For over seven decades, the UFO community has wondered why the government suppresses sightings, experiencers' testimony, videos, missile shutdowns, and phenomena associated with unidentified aerial phenomena over or in our airspace.

On April 19, The Senate Armed  Services Committee held a UFO hearing where the sole witness was Dr. Sean Fitzpatrick, director of the  AARO. (For the transcript, scroll down.)

See how the Pentagon views UFOs today.  Or, here, with weighing in on the Pentagon's statement.

Dr. Sean Kirkpatrick Director
All-domain Anomaly Resolution Office
Statement for the Record Senate Armed Services Committee on Emerging Threats and Capabilities
April 19, 2023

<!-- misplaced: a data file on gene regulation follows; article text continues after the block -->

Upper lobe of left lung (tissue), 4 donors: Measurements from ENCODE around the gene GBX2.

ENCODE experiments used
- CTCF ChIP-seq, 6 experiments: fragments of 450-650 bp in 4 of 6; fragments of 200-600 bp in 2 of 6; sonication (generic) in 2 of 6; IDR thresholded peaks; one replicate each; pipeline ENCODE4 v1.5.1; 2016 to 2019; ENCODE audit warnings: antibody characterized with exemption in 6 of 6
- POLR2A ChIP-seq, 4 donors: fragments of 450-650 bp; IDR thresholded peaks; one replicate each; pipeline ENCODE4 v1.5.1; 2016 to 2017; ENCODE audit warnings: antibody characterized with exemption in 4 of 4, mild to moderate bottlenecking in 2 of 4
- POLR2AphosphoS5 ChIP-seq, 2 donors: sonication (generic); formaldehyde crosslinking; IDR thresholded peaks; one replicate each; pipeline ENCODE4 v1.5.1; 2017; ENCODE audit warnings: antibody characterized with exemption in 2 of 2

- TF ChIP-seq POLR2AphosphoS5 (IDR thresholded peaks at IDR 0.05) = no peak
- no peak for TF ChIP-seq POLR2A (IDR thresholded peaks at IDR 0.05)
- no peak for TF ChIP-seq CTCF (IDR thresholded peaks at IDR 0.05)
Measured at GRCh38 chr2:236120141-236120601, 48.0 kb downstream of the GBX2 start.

Thank you, Chairwoman Gillibrand, Ranking Member Ernst, and distinguished members of the Subcommittee and Congress. It is a privilege to be here today to testify on the Department of Defense’s efforts to address Unidentified Anomalous Phenomena. First, I want to thank Congress for its extensive and continued partnership as the Department works to better understand and respond to UAP in an effort to minimize technical and intelligence surprise. Unidentified objects in any domain pose potential risks to safety and security, particularly for military personnel and capabilities. Congress and DoD agree that UAP cannot remain unexamined or unaddressed. We are grateful for sustained congressional engagement on this issue, which paved the way for DoD’s establishment of the All-domain Anomaly Resolution Office in July of last year. Though AARO is still a young office, the spotlight on UAP in recent months underscores the importance of its work and the need for UAP to be taken seriously as a matter of national security. All leadership that I’ve had the pleasure of working with, whether DoD, IC, DOE, Civil, Scientific or Industrial, view Congress as a critical partner in this endeavor. AARO has accomplished much in the 9 months since it was established. The AARO team of more than three dozen experts is organized around four functional areas: operations, scientific research, integrated analysis, and strategic communications. In the nine months since AARO’s establishment, we have taken important steps to improve UAP data collection, standardize the Department’s UAP internal reporting requirements, and implement a framework for rigorous scientific and intelligence analysis, resolving cases in a systematic and prioritized manner. Meanwhile, consistent with legislative direction, AARO is also carefully reviewing and researching the U.S. Government’s UAP-related historical record. AARO is leading a focused effort to better characterize, understand, and attribute UAP, with priority given to UAP reports by DoD and IC personnel in or near areas of national security importance. DoD fully appreciates the eagerness from many quarters, including here in Congress and in the American public, to quickly resolve every UAP encountered across the globe, from the distant past through today. It is important to note, however, that AARO is the culmination of decades of DoD, Intelligence Community, and congressionally-directed efforts to successfully resolve UAP encountered first and foremost by U.S. military personnel, specifically Navy and Air Force pilots. The law establishing AARO is ambitious, and it will take time to realize the full mission. We cannot answer decades of questions about UAP all at once, but we must begin somewhere. While I assure you that AARO will follow scientific evidence wherever it leads, I ask for your patience as DoD first prioritizes the safety and security of our military personnel and installations, in all domains. After all, UAP encountered first by highly capable DoD and IC platforms, featuring the nation’s most advanced sensors, are those UAP most likely to be successfully resolved by my office assuming data can be collected. If AARO succeeds in first improving the ability of military personnel to quickly and confidently resolve UAP that they encounter, I believe that in time we will have greatly advanced the capability of the entire United States Government, including its civilian agencies, to resolve UAP. However, it would be naive to believe that the resolution of all UAP can be solely accomplished by the DoD and IC alone. We will need to prioritize collection and leverage authorities for monitoring all domains within the continental United States. AARO’s ultimate success will require partnerships with the interagency, industry, academia, the scientific community, and the public. AARO is partnering with the Services, Intelligence Community, DOE and across the U.S. government to tap into the resources of the interagency. The UAP challenge is more an operational and scientific issue than an intelligence issue. As such, we are also working with industry, academia, and the scientific community, which bring their own resources, ideas, and expertise to this challenging problem set. Robust collaboration and peer-review across a broad range of partners will promote greater objectivity and transparency in the study of UAP. I want to underscore today that only a very small percentage of UAP reports display signatures that could reasonably be described as ‘anomalous.’ The majority of unidentified objects reported to AARO demonstrate mundane characteristics of balloons, unmanned aerial systems, clutter, natural phenomena, or other readily explainable sources. While a large number of cases in our holdings remain technically unresolved, this is primarily due to a lack of data associated with these cases. Without sufficient data, we are unable to reach defendable conclusions that meet the high scientific standards we set for resolution, and I will not close a case that we cannot defend the conclusions of. I recognize that this answer is unsatisfying to those who in good faith assume that what they see with their eyes, with their cameras, or with their radars is incontrovertible evidence of extraordinary characteristics and performance. Yet, time and again, with sufficient scientific-quality data, it is fact that UAP often, but not always, resolve into readily-explainable sources. Humans are subject to deception and illusions, sensors to unexpected responses and malfunctions, and in some cases intentional interference. Getting to the handful of cases that pass this level of scrutiny is the mission of AARO. That is not to say that UAP once resolved are no longer of national security interest, however. On the contrary, learning that a UAP isn’t of exotic origin but is instead “just a quadcopter” leads to the question of who is operating that quadcopter, and to what purpose. The answers to those questions will inform potential national security or law enforcement responses. AARO is a member of the Department’s support to the Administration’s “Tiger Team” effort to deal with stratospheric objects such as the PRC High Altitude Balloon. When previously unknown objects are successfully identified, it is AARO’s role to quickly and efficiently hand off such readily-explainable objects to the Intelligence or Law Enforcement Communities for further analysis and appropriate action. The U.S. Government—and DoD and the IC in particular— has tremendous capabilities to deal with those encountered objects. In the wake of the PRC HAB event, the interagency is working to better integrate and share information to address identifiable stratospheric objects, but that is not AARO’s lane. Meanwhile, for the few cases in all domains that do demonstrate potentially anomalous characteristics, AARO exists to help the DoD, IC, and interagency resolve those anomalous cases. In doing so, AARO is approaching these cases with the highest level of objectivity and analytic rigor. This includes physically testing and employing modeling and simulation to validate our analyses and underlying theories, then peer reviewing the results within the U.S. Government, industry partners, and with appropriately-cleared academic institutions before reaching any conclusions. I should also state clearly for the record that in our research AARO has found no credible evidence thus far of extraterrestrial activity, off-world technology, or objects that defy the known laws of physics. In the event sufficient scientific data were ever obtained that a UAP encountered can only be explained by extraterrestrial origin, we are committed to working with our interagency partners at NASA to appropriately inform the U.S. Government’s leadership of its findings. For those few cases that have been leaked to the public previously, and subsequently commented on by the U.S. Government, I encourage those who hold alternative theories or views to submit your research to credible peer-reviewed scientific journals. AARO is working to do the same. That is how science works, not by blog or social media. We know that there is tremendous public interest in UAP and a desire for answers from AARO. By its very nature, the UAP challenge has for decades lent itself to mystery, sensationalism, and even conspiracy. For that reason, AARO remains committed to transparency, accountability, and to sharing as much with the American public as we can, consistent with our obligation to protect intelligence sources and methods and U.S. and Allied capabilities. However, AARO’s work will take time if we are committed to doing it right. It means adhering to the scientific method and the highest standards of research integrity. It means being methodical and scrupulous. It means withholding judgment in favor of evidence. It means following the data where it leads, wherever it leads. It means establishing scientific, peer reviewed theoretical underpinnings of observed data. AARO is committed to those standards. I am proud of AARO’s progress over the last nine months. Much remains to be done, but the hard work is under way. Thank you for your continued support, and I look forward to your questions.